Art comes from the soul and beyond. Being a creator is the most profound human experience whereby I know myself better and I can connect with people through it. Connection is the evidence that strongly suggests that this is a core psychological need, essential to feeling satisfied with your life. Art and music simply connect people, community and the world. I would be lost without art and music. I know who I am through my art. Creating art is like walking into another realm of being. There were times when I was young, I needed to escape into that realm and that saved me in many ways. Now I am fulfilled and strong whenever I enter that creative realm.
ROSE MASTERPOL: THE GEOMETRIX
By Peter Frank
We regard the artistic idioms of the recent past with a peculiar combination of curiosity, longing, admiration, and condescension. We believe we have moved past them, and can dote on them like aged grandparents while raiding their closets. But such an exploitative approach to, say, surrealism, Art Deco, or hippie psychedelia does nothing but package these historical phenomena as nostalgic gloss. It does not show them the respect historical phenomena merit — nor does it investigate the vitality that can still pulse through them.
Rose Masterpol rejects this casual adoption or satirization of bygone styles; her interest in what has come to be known as “mid-century” art and design is not simply genuine, it is thorough and it is passionate. She does not want to steal pointers from Abstract Expressionism or Danish Modern, she wants to understand them to the point where she inhabits them. Masterpol is like a linguist reviving recently extinct patois — or, more accurately, like a poet trying to write in a language she knows as much through research as through memory.
Masterpol demonstrated her devotion to, and understanding of, postwar abstract painting with several series of gestural canvases begun while she was based in Los Angeles and continued after her relocation to Santa Fe. Indeed, she produced these expansive, choreographed tableaux until very recently, deciding only within the past year to put that approach aside and concentrate on her Geometrix. The need to focus on the new series is evident in the clear stylistic shift the Geometrix represent: rather than the painterly, “expressive” manner that has characterized Masterpol’s entire oeuvre to this point, the new series relies (as its name implies) on clearly defined color areas with sharply rendered edges, composed gracefully, and comparatively languidly, so as to achieve maximum poise.
If we look closer, however, and keep in mind various aspects of Masterpol’s previous paintings, we realize that the Geometrix do not demarcate as much of a turn from those more painterly works as first seems. Masterpol has certainly adopted a new way of painting, but it is a new way of exploring a given formal vocabulary, not a new vocabulary altogether. Throughout her mature work Masterpol has relied on line, and on a particular kind of line, one that floats and scurries, meanders and cascades across the expanse of the canvas until not just the armature but the entire structure of the picture has been defined. With their open, organic contours and eccentric but rhythmic diversions, the shapes predominating in the Geometrix are redolent of mid-century fabric and furniture design, and of sculpture such as that of Noguchi and Calder. We go back to her earlier series, however, and find many of the same shapes vibrating amidst the brushy clamor; hindsight allows us to regard these earlier formal iterations as struggling to come to the surface. In the Geometrix, they finally do.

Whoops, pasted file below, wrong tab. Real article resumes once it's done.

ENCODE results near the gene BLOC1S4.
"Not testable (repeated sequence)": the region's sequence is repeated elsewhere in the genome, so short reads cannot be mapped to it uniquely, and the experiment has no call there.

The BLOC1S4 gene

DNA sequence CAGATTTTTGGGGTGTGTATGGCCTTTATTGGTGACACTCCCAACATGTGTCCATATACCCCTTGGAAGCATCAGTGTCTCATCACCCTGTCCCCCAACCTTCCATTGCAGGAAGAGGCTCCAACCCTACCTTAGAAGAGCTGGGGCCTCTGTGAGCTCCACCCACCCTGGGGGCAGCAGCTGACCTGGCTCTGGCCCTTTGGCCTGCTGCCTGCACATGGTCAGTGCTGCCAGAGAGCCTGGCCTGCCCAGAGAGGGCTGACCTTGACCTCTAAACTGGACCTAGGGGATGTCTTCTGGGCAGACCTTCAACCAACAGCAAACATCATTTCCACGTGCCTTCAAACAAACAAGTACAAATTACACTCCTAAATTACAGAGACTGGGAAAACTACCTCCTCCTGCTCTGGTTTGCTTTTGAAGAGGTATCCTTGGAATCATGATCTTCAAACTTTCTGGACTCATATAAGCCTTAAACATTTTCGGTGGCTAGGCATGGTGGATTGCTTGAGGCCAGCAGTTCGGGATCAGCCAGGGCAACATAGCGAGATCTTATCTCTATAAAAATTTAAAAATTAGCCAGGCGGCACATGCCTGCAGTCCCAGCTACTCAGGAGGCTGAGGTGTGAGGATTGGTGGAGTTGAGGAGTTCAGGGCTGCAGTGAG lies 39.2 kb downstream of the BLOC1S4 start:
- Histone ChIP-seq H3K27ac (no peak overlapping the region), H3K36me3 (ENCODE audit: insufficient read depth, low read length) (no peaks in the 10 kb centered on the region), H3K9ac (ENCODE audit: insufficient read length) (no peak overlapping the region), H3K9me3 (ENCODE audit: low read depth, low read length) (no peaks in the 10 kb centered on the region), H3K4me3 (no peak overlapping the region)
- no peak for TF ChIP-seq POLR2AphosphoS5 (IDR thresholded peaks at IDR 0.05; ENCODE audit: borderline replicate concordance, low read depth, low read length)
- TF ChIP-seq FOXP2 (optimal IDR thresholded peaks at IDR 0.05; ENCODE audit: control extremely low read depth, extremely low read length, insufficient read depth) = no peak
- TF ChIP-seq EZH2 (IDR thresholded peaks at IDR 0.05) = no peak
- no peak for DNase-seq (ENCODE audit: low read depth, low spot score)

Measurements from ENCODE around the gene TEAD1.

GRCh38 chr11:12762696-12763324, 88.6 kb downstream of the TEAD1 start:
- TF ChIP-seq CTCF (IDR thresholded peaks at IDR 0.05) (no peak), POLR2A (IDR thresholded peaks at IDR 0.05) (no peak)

Masterpol has also retained her carefully calibrated layering effects in the Geometrix. Now, instead of describing plane upon plane in a piling-on of brushstrokes and pigmental densities, she wafts one “skin” of flattened translucent color upon another, overlapping discrete areas like Venn diagrams and locking in these drifts and skeins with carefully situated opaque linear forms. Again, this formula echoes those at work in the previous series; but now, it results in a classic, elegant moment rather than an agitated event. The Geometrix still convey a sense of time, but in them time is no longer marked by Masterpol’s hand, but by a more transcendent natural time into which she seems to have relaxed.
The Geometrix mark a pivotal point in Rose Masterpol’s history. They clarify her thinking and her vision, in effect revealing the undercarriage of her aesthetic and reassembling the chassis. But, however reformulated and reinterpreted, the bones and the lines are the same. The same sensibility that undergirded its nervous marking with lucid flow now undergirds its lucid flow with an extra-corporeal sense of time. The references to postwar modernism are as knowing as ever — and in fact serve to alert us to the formal connections between Abstract Expressionism (notably Gorky, De Kooning, et. al.) and contemporaneous architecture and design (from Saarinen to Eames to late Frank Lloyd Wright). Masterpol has evolved, but she has not strayed, and her informed response to recent art history supports rather than drives her artmaking. Her passion, not her knowledge, is the driver.
Los Angeles / April 2019
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TIME + SPACE